In 2016 I wrote about the effect of air pollution on health, and the potential savings in terms of healthcare dollars and preventing premature death from reducing pollution. There have been a number of studies published since then, making an update appropriate. With more thorough analysis, the problem is much bigger than estimated six years ago.
It is challenging to estimate the health-related costs of air pollution because we first have to decide what counts. Early estimates focused entirely on the direct medical costs from emergency room visits and hospital stays, and ignored outpatient care. That problem was fixed with this 2020 study, which used employer data to capture the full range of direct healthcare costs, increasing the estimate by 40% – above the US annual $488 million for respiratory and $809 million for cardiovascular disease from hospital care alone.
Healthcare costs, however, typically also contain an estimate of lost productivity, in order to calculate the full cost to society. Respiratory and cardiovascular disease are major causes of premature death, in addition to disability. They are therefore substantial causes of lost productivity. A 2022 study tried to capture a more complete picture of the full costs to society from fossil-fuel related pollution, and found:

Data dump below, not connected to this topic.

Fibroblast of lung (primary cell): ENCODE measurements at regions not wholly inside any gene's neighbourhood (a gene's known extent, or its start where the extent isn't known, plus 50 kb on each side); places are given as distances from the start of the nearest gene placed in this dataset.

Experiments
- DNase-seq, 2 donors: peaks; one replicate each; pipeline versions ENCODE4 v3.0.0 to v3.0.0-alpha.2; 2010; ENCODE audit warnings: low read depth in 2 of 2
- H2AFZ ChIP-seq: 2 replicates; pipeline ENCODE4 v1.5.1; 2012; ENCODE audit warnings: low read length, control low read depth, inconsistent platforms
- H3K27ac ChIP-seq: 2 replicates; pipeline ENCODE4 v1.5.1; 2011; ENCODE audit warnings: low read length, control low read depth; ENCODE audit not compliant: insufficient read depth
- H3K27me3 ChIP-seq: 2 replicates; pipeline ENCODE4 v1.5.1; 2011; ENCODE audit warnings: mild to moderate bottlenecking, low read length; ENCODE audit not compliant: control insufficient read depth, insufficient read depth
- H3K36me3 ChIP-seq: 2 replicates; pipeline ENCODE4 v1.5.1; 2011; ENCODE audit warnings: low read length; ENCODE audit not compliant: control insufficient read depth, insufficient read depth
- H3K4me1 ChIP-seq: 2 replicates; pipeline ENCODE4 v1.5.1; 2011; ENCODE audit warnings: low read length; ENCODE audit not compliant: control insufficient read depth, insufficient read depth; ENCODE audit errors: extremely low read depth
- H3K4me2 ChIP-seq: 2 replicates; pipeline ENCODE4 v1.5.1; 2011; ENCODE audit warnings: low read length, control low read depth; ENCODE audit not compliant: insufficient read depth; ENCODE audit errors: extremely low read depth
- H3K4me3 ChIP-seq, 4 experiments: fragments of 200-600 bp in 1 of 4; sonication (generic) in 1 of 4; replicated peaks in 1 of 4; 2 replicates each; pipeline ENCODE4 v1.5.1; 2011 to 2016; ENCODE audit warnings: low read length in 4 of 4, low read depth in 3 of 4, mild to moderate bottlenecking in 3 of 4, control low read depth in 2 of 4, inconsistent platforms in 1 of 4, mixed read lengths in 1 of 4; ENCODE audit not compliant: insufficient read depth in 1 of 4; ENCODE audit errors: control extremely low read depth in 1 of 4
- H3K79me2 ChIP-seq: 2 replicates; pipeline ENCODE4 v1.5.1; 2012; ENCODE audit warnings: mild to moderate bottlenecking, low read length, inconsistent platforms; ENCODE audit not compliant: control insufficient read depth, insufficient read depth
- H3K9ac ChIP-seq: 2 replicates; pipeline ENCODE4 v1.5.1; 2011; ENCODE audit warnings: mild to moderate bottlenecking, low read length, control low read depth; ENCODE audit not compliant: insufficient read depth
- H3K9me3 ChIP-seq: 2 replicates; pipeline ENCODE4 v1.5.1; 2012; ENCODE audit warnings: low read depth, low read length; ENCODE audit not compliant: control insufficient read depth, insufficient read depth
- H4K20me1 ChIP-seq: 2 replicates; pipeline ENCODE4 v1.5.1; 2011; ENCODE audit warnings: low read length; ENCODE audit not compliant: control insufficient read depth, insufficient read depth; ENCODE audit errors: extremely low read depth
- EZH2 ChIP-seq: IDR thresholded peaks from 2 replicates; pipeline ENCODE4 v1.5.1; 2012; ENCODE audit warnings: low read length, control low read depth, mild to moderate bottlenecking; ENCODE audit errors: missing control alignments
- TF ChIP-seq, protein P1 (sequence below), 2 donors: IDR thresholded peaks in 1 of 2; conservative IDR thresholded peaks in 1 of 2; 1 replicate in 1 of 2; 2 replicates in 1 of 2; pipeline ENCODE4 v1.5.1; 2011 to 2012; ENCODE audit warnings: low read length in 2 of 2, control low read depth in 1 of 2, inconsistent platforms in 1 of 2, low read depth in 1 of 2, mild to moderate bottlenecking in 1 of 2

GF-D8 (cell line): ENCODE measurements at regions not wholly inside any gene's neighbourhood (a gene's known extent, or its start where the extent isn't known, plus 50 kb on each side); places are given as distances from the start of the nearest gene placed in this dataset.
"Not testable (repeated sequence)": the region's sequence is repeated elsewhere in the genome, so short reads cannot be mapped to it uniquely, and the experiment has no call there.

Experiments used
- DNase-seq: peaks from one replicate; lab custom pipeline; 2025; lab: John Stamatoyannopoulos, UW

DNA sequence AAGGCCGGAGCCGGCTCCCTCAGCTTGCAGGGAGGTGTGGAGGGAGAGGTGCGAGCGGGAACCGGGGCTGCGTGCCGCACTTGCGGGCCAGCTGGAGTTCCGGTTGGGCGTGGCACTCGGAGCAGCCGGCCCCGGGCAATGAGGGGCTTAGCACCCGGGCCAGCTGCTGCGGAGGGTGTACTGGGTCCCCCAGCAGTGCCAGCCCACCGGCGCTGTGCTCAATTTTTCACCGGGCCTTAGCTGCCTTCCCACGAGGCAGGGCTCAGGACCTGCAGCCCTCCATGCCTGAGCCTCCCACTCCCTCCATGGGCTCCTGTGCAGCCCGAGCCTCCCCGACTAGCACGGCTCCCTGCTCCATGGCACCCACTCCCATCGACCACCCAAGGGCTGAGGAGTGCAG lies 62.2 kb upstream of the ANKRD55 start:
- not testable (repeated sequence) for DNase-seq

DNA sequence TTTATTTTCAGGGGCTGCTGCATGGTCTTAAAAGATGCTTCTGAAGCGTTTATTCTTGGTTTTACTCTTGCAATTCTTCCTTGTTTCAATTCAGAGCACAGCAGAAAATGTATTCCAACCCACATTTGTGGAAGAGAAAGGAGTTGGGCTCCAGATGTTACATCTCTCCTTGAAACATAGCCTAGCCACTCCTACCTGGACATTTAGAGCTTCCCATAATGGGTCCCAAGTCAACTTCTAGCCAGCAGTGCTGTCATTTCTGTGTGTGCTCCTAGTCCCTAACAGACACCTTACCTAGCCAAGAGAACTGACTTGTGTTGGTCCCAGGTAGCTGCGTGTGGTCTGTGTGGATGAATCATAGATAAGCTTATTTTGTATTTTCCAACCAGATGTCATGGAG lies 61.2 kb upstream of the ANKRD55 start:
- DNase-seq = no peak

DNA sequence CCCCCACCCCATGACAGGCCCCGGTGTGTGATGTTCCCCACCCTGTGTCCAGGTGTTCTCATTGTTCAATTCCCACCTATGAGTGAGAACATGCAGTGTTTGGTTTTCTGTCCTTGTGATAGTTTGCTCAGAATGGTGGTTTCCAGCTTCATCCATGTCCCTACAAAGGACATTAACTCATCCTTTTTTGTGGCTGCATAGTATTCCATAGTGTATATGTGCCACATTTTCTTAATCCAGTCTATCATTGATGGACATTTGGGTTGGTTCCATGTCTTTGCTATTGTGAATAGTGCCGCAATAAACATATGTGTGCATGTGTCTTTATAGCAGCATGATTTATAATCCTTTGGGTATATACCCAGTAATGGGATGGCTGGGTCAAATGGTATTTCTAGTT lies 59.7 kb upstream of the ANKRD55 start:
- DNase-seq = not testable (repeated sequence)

We use EPA’s CO-Benefits Risk Assessment screening tool to estimate health benefits resulting from the removal of PM2.5-related emissions from these energy-related sectors. We find that nationwide efforts to eliminate energy-related emissions could prevent 53,200 (95% CI: 46,900–59,400) premature deaths each year and provide $608 billion ($537–$678 billion) in benefits from avoided PM2.5-related illness and death.
That is more than 50,000 premature deaths per year (in the US alone) and over $600 billion is cost to society – just considering the health care related costs. This study looked at:
In this study, we estimate health benefits resulting from the elimination of emissions of fine particulate matter (PM2.5), sulfur dioxide, and nitrogen oxides from the electric power, transportation, building, and industrial sectors in the contiguous US.